Having grown up enjoying James Bond’s adventures as a not-so-guilty pleasure from childhood onward, I quickly snatch up any new Bond novel that is released. I can trace the small handful of authors that have penned 007’s adventures from Fleming forward, and, for the most part, all of these authors have gone to great lengths to stay true to Fleming’s character. This is the second novel in four years to follow Bond’s adventures, the previous by Sebastian Faulks placing Bond in the height of the Cold War with a great depth of character development. That novel was a thoroughly enjoyable and Fleming-like adventure. In fact, Faulkes presented Bond as close to Fleming’s creation as Daniel Craig portrays Bond on the screen…that is to say, very much like Fleming’s Bond.
This is Deaver’s first entry into the pantheon of Bond authors, and the jacket made the book sound exciting and promising, placing Bond in a modern day, post 9-11 world in a rush to stop a terrorist event. The title is acquired from the fact that Bond is, as one of the best-of-the best “00” section agents, given “carte blanche” to complete his mission in any way possible. Deaver explores the political consequences that come with this freedom through the book in realistic and enjoyable detail.
Deaver, in fact, presents a nicely woven adventure, opening in the midst of a massive scale attack on a locomotive that Bond thwarts, and never slowing down through the weighty 400 + pages as Bond attempts to unravel a mysterious event labeled “Incident 20,” which is detected in whispers by British intelligence services, and promises mass casualties when accomplished. Deaver incorporates modern technology into Bond’s world quite well, and those of us who enjoyed Bond’s mid-career movies with all of his gadgetry will be quite enamored by Deaver’s imaginative descriptions, as well as all of the occasions that Bond’s mobile phone has an app for that. Deaver writes action sequences that are full but never over-stated, and does an excellent job of avoiding gratuitous gore or bloodshed in doing so, while never shying away from Bond’s using his well-known “license to kill” (although he never uses that phrase in this novel).
And, I’m sure that Deaver is an excellent thriller writer, with several novels already to his credit. I’m thinking, though, that perhaps he shouldn’t have tried Bond. Or, at least, he should have taken greater care to stay closer to the character.
Firstly, Deaver takes liberties with the setting of Bond’s adventures, placing him with an office known as the ODG, not MI6, where Bond has always been in his previous incarnations. However, since Deaver brought over the other major and necessary characters with Bond (i.e.: M, Bill Tanner, and Moneypenny), I was able to roll with the punches on this. Deaver also makes a quite interpretive dive into Bond’s family history, which, while proving to be an interesting subplot for the story, hung me up at times as being perhaps too great a liberty taken with the character.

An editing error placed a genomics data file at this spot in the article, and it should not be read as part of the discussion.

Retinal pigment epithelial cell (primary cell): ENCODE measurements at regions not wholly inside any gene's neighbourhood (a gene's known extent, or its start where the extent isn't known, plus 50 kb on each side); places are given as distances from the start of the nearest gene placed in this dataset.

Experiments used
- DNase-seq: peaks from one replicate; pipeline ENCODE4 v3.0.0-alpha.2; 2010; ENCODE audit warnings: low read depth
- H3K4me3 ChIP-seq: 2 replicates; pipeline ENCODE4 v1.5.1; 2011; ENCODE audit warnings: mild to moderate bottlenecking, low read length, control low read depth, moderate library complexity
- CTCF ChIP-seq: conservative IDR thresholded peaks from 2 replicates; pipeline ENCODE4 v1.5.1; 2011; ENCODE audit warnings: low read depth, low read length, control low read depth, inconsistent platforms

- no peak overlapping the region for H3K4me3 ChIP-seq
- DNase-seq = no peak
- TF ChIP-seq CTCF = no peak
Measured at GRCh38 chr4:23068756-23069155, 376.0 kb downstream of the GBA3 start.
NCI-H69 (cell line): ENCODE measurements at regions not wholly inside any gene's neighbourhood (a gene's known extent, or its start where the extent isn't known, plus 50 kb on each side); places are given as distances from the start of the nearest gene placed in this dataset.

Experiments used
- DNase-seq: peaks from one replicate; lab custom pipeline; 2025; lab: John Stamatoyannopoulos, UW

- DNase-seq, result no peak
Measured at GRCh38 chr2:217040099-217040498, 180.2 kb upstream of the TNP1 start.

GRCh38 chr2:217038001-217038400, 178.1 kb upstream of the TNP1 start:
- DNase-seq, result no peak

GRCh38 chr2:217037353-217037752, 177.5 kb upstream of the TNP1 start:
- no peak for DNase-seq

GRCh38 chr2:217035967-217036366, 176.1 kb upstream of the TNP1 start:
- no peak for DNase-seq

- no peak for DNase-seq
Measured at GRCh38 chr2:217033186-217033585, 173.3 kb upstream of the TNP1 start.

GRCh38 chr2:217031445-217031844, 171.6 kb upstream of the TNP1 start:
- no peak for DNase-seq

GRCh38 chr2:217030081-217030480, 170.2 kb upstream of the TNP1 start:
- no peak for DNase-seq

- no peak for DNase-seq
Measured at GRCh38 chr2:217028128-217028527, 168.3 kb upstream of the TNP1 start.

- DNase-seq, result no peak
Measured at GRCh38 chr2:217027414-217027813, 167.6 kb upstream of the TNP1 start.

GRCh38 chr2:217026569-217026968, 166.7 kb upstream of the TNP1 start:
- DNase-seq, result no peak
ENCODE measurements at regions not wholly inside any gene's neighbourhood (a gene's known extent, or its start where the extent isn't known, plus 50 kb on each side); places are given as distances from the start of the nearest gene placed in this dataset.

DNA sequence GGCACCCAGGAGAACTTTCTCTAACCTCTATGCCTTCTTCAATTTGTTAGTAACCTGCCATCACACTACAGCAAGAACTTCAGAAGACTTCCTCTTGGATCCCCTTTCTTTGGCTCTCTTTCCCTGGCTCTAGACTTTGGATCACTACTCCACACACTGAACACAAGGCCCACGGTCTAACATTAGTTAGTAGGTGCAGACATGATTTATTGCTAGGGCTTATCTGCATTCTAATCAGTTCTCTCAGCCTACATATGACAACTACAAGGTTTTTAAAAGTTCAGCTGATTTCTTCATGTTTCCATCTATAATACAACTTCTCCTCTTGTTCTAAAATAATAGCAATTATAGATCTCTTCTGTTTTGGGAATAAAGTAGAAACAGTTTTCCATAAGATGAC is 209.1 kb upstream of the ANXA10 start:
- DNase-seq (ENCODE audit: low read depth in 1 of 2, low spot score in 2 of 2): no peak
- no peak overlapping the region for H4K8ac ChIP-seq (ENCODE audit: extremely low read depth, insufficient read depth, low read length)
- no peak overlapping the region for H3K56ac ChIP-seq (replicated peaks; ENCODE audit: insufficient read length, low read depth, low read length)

Secondly, and most importantly, Deaver overuses a device to frustration in his storytelling. We’re led to a catastrophic event on several occasions in the book, breathlessly realizing that Bond has failed in his task to enormous consequences and loss of life, only to discover in the following chapter that he had actually swooped in and taken everyone to safety moments before the explosion. This was interesting the first time, odd the second, and actually made me want to stop reading after numerous other usages (and I’ve read at least one other review indicating the same frustration). This was complicated by the fact that Bond’s last minute victories were accomplished through forethought that is just simply untenable, as we’re taken back through previous chapters and told that his actions were actually to secret away a device that he would need later, or to obtain information from another character through that conversation that we thought meant something else. This is just unworkable in the reader’s mind, despite the fact that we’re dealing with a larger-than-life character.
And, along the lines of Bond being a larger-than-life character, thirdly: Bond is presented here as a “knight in shining armor” sort of character. This is accurate to a point, as he is driven to prevent an attack and save the lives of thousands of people. However, Fleming’s original cold and calculating Bond who follows orders, manipulates others without hesitation, and doesn’t spare lethal force, is missing here. Deaver tries to present Bond this way at times through various descriptions, but the descriptions are found to be at odds with Bond’s actions and moments of conscience.
Ultimately, Deaver presents a good story idea that is marred by poor execution of plot twists and very unsuccessful attempts to place a modern re-interpretation on a classic character. I’m not opposed to re-interpretations, but they need to be good ones. The book is well structured and well-paced, and the concept of the story is gripping. The book would make an average-quality Hollywood movie that most casual Bond viewers would likely enjoy.
Unfortunately, casual Bond viewers aren’t typically the ones (I don’t think) who read these books. The long-time fans are, and we tend to be purists. As such, we will find ourselves disappointed in Deaver’s offering, which is, in the end, only a mediocre delivery.
If you’re a general thriller, suspense, or espionage fan, this may be a good book for you. If you can remember and name all of Bond’s major arch-nemeses throughout his career, as well as your favorite weapons, then it may be a waste of your time.